Malcolm Grant is the chairman of United Kingdom’s National Health Service (NHS), a seven-decade-old free health service for not just UK’s population but even its non-residents. In India for a four-day trade mission, Grant talks about the necessity of technology and innovation to cut healthcare costs and the difficulty India faces in providing health cover to its population, a week after the Budget announcement by Finance Minister Arun Jaitley. On Tuesday, Grant hit back at US President Donald Trump for tweeting that NHS was “broke and not working”. “In America major cause of bankruptcy is healthcare costs,” Grant said, adding in its seven decades, the NHS has fulfilled its purpose. Excerpts from an interview with The Indian Express:
Last week’s Budget talks about Ayushman Bharat, where a National Health Protection Scheme hopes to cover 10 crore families and provide Rs 5 lakh insurance cover annually. What are the difficulties the Indian government will face in its implementation?
Firstly, it will take a long time to achieve this. Secondly, it would be wise to ensure that a significant amount of investment goes into primary care and not into more shiny hospitals. Some of the healthcare problems are at a much earlier stage in the life-course of individuals and the NHS has been founded on primary care. There is a system of triage, where specialists are referred to by general physicians who treat most of the illnesses in society. It is very tempting when looking at healthcare to see it through the lens of smart new hospitals but what we need to do is roll out simple diagnostics across the country, specially rural areas.
What are the issues when we deal with healthcare through the private sector? Government hospitals lack in infrastructure and human resource.
The question is where do you want to invest so that it reaches most people for whom it is intended. The mechanism can be private or public. In the NHS, it is public. We do have a small number of private hospitals for specialist work. But for emergencies, patients are taken to NHS hospitals. It is modeled on the ‘Beveridge model’, which is the nation provides universal healthcare funded out of taxation. The American model is medium market model, where government is regulating and it is a mixed market, modeled around the ideology of private pay of choice. There are variants across the world. France, Germany are insurance markets with tight regulation by government. Sweden and New Zealand have health insurance of smaller proportion. So the point is, every nation has to devise a system based on history and current requirement.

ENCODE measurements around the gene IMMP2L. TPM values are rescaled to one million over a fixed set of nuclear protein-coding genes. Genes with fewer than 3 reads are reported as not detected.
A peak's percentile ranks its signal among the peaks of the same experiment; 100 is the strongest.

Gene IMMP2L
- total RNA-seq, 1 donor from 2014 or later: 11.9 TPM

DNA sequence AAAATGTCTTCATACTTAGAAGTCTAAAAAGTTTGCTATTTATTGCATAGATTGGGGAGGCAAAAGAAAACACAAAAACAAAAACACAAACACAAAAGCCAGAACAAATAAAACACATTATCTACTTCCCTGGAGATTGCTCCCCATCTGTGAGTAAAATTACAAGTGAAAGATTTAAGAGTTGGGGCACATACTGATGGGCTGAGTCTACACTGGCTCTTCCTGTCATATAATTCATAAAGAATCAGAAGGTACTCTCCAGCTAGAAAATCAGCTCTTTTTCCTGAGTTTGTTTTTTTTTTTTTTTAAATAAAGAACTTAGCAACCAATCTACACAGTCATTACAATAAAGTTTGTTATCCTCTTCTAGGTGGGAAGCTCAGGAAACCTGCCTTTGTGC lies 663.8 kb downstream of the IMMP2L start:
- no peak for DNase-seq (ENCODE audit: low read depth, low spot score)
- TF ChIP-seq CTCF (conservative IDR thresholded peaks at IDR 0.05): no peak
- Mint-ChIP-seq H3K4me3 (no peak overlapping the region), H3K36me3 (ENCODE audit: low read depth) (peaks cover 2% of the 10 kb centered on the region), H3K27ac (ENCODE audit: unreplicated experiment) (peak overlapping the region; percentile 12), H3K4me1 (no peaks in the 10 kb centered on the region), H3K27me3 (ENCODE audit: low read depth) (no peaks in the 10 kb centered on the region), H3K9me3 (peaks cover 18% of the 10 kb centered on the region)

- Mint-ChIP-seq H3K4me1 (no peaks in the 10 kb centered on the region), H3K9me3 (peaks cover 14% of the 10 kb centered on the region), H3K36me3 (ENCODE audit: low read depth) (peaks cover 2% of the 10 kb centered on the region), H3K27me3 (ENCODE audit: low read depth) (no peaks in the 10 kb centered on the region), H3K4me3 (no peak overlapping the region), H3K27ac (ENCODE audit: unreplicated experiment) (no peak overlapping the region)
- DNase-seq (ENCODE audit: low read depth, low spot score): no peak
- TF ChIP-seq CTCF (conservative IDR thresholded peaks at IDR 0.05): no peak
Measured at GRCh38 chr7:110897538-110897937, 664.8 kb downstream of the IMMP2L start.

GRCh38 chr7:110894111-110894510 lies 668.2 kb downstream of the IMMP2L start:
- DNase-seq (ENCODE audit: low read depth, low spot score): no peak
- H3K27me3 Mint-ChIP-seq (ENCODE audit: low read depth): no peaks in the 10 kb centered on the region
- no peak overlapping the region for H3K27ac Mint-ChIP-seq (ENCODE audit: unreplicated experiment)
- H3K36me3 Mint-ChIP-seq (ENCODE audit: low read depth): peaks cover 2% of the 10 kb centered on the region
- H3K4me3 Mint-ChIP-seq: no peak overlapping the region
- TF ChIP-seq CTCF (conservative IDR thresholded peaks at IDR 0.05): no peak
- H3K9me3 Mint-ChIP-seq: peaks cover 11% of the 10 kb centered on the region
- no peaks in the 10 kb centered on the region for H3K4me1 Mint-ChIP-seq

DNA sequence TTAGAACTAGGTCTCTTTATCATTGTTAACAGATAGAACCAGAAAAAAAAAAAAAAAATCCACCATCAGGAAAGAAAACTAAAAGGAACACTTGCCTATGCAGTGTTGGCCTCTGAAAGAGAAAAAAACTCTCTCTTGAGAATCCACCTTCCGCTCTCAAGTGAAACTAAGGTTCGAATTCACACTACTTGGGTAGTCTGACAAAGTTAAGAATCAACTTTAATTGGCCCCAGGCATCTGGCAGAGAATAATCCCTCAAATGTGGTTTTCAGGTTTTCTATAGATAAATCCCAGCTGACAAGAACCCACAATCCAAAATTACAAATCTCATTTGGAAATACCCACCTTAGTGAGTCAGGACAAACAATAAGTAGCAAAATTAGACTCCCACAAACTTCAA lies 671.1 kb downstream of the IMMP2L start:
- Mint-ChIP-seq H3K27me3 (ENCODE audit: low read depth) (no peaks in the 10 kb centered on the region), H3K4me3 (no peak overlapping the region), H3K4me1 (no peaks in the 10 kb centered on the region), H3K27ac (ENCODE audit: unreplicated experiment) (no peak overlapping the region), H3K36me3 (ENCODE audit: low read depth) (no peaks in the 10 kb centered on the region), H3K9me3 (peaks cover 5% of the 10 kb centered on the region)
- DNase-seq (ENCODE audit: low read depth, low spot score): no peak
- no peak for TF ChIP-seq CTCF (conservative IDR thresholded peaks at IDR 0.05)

What, then, for India could be a good cocktail of insurance schemes?
Two things we see in India: Bulk of acute healthcare is provided by private hospitals and secondly, 60-68 per cent healthcare expenditure is out-of-pocket which is not even covered by insurance, which means people have to shell out large sums out of their pocket. So if I had to start, I would think how to address these two issues. I don’t have objections with the private sector providing acute care provided everyone is getting access to it. We need to ask — what works for patients, not what works for providers? I think access to high quality acute care happens but only in the private sector. There are public hospitals, but they are rundown and crowded because demand exceeds supply. In the age of technology, primary care is possible. High penetration of smartphones can be built upon. Patients can conduct consultation on smartphones. The consultation stays on ‘cloud’ so we can review it.
Can India afford technological advancement? Private healthcare is heading in that direction, but public sector is yet to pick up pace.
Yes, technological advancement can reduce cost. Do you need someone who has trained in medical college for six years, trained for another four years and worked for 20 years to take your blood pressure? You can do it by training a workforce in a completely different way with support of technology that ensures we get greater accuracy.
But there is also an issue of massive doctor-patient gap. Indian doctors prefer to work abroad for higher pay.
This is a global market. In the NHS, we have 50,000 Indian doctors. They are proud of their Indian origin. But obviously, if there is a richer country and poor country, the flow will tend to be towards the richer country. Some doctors do come back after getting trained in the NHS.